For years I avoided beading in needlepoint. I would look for alternatives, any I could find, in order to avoid the hassles of beading. Most of the time I was happy with the results.
I couldn’t help wondering though, if they really were better than beading when compared side-by-side.
I stitched this adorable blue crab from Patty Paints three times, once with all beads and twice in two alternatives to beads. Not only are these three the same canvas. but I also used the same thread for all three backgrounds.
If you are looking for perfect needlepoint, you’ll see flaws. I wasn’t using my favorite threads or techniques for several of these pieces. I wanted to see how these techniques worked.
Want the results? Read on.
Today beads come in a wide range of finishes and styles and can be bought many places. While I like the overall look of my beaded piece, color and finish can be a problem. The finished piece is pictured at the top of the article.
You’ll get the best results if you can see and compare the colors and finishes in person. I bought these beads from a color card and the piece suffers. Each is a different finish. The lightest blue is too close to the main color in many lights.
While I like the solid beaded look, I found that even though each bead was sewn on the same way, many beads moved, spoiling the effect.
This is my target look, but practice is needed to give consistent results. In addition knowledge or a great LNS are needed to make the best bead choices.
This technique is the only one I didn’t stitch on the crab. This coaster is from Raymond Crawford.
In look these knots look the most like beads and, in general, they are the most popular alternative. Most stitchers can make this stitch and they can use any thread to create whatever look you want.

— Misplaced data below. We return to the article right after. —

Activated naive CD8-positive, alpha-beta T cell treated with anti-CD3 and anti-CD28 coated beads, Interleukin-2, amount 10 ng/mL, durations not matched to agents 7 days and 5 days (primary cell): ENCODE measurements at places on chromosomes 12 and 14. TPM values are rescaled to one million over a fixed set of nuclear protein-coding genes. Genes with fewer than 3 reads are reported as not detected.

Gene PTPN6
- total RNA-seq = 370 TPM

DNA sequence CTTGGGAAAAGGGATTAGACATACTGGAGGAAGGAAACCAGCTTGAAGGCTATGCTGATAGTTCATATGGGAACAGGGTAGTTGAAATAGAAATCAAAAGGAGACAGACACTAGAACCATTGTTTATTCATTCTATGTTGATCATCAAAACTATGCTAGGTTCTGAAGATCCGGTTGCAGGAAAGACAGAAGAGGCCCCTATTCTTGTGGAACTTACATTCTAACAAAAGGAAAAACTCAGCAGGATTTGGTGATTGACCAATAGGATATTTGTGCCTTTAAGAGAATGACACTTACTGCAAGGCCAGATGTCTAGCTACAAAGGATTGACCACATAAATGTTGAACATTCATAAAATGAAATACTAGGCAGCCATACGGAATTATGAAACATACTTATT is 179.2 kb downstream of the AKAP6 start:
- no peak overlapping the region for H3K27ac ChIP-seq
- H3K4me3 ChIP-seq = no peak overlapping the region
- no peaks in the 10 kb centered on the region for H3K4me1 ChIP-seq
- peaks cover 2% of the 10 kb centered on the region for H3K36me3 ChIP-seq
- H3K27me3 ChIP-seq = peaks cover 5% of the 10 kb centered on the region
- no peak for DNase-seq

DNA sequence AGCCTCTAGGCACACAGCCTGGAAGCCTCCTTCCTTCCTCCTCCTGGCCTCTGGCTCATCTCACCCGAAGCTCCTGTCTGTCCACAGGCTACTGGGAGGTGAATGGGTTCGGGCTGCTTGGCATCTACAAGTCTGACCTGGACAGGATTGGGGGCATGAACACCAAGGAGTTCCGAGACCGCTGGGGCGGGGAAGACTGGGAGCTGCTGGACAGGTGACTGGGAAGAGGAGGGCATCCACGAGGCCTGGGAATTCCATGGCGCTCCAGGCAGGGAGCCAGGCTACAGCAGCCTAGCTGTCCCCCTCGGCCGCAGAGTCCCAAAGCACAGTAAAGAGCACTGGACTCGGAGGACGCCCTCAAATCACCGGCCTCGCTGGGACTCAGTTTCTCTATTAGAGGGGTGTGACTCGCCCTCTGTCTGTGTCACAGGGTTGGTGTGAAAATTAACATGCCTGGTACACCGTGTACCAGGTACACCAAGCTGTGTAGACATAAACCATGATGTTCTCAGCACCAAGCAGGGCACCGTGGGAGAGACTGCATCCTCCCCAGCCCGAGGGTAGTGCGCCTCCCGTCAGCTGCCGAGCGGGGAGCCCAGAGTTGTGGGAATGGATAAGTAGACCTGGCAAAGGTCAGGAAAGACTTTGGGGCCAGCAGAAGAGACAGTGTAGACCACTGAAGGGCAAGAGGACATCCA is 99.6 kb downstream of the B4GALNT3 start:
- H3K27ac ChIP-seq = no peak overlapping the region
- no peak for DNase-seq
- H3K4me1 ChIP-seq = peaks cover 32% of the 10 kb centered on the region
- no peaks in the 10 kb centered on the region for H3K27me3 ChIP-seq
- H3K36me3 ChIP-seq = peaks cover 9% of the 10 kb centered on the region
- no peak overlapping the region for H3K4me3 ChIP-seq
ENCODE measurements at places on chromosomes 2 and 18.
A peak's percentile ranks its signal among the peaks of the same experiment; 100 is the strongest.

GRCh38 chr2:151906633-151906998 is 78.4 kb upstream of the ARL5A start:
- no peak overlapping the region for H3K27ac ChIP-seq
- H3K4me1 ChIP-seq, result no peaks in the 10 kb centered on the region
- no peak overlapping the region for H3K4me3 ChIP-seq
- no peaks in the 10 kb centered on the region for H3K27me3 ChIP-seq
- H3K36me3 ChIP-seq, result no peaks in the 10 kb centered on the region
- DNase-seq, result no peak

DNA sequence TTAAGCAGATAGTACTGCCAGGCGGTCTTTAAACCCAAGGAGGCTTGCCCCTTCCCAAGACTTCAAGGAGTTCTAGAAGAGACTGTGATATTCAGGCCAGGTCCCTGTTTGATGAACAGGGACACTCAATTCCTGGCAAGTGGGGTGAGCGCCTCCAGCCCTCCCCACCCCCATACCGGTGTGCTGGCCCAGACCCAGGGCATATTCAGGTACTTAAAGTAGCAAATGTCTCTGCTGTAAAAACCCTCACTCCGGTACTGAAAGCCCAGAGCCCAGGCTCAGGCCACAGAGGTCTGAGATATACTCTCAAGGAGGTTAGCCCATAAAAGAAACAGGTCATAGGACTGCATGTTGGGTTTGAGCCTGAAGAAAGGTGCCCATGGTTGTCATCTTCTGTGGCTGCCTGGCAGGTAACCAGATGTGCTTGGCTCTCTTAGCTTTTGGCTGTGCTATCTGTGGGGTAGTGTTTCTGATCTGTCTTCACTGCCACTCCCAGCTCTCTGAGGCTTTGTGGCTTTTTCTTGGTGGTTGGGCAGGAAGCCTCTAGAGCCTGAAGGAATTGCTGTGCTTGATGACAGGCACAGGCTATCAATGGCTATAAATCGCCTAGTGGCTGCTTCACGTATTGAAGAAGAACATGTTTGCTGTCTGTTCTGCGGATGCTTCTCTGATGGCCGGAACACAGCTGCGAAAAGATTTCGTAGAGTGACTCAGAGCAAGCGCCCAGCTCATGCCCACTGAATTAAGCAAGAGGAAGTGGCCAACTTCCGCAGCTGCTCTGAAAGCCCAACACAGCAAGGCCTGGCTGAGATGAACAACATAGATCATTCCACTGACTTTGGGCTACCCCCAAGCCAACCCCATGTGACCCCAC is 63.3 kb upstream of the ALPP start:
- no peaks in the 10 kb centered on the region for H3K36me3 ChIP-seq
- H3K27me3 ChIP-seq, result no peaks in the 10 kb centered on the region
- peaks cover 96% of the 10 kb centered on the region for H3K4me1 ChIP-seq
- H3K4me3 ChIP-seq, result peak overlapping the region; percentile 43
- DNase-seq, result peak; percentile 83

There are some disadvantages though. First, it can be hard to make each knot look the same. That requires practice and making each knot exactly the same way. If you do not, the result will be a bit messy (which you may want). Second, you will need to experiment to find the knot size that gives you the look you want. Third, knots on every intersection may pile up and look too dense. I overcome this by doing knots on every other intersection.
This one is my favorite of the alternatives. The metallic threads do a fantastic job of mimicking the finish of the beads. It’s also an alternative anyone, even brand new stitchers can use because only Tent Stitch is needed.
If you chose to use metallics as an alternative, be careful only to use round metallic threads (i.e. metallic braids). These threads will round off at the edges of each stitch, as individual beads do. This makes them look more like beads.
All Shiny Threads
Because beads can often be shiny instead of metallic, picking shiny non-metallic threads is another alternative. Rayon is the fiber that makes the shiniest threads. When I stitched the crab in rayon, I could see that the individual stitches were less defined than those in the metallic crab.
I also could see differences in rayon threads. In my crab, black was stitched using Neon Rays, a rayon ribbon. Both blues used Patina, a two-ply single strand rayon. I did not use a stranded rayon. Neon Rays was by far the easiest thread to use, but it also looks the least like a bead. Patina looked better but it could snag easily, marring the effect.
I also noticed a clear difference in the shininess of the two colors. The lighter blue stayed shiny, while the darker blue became more matte.
If you are going to use the alternative you probably need to stitch test patches. Avoid rayon ribbons and test other threads and colors to see if the look is acceptable.
I loved trying these possibilities. While I am going to continue to look for places to work on my beading, I’m still going to stick with using metallic threads and Tent as an alternative. The look is very close to beading and it is about a billion times easier.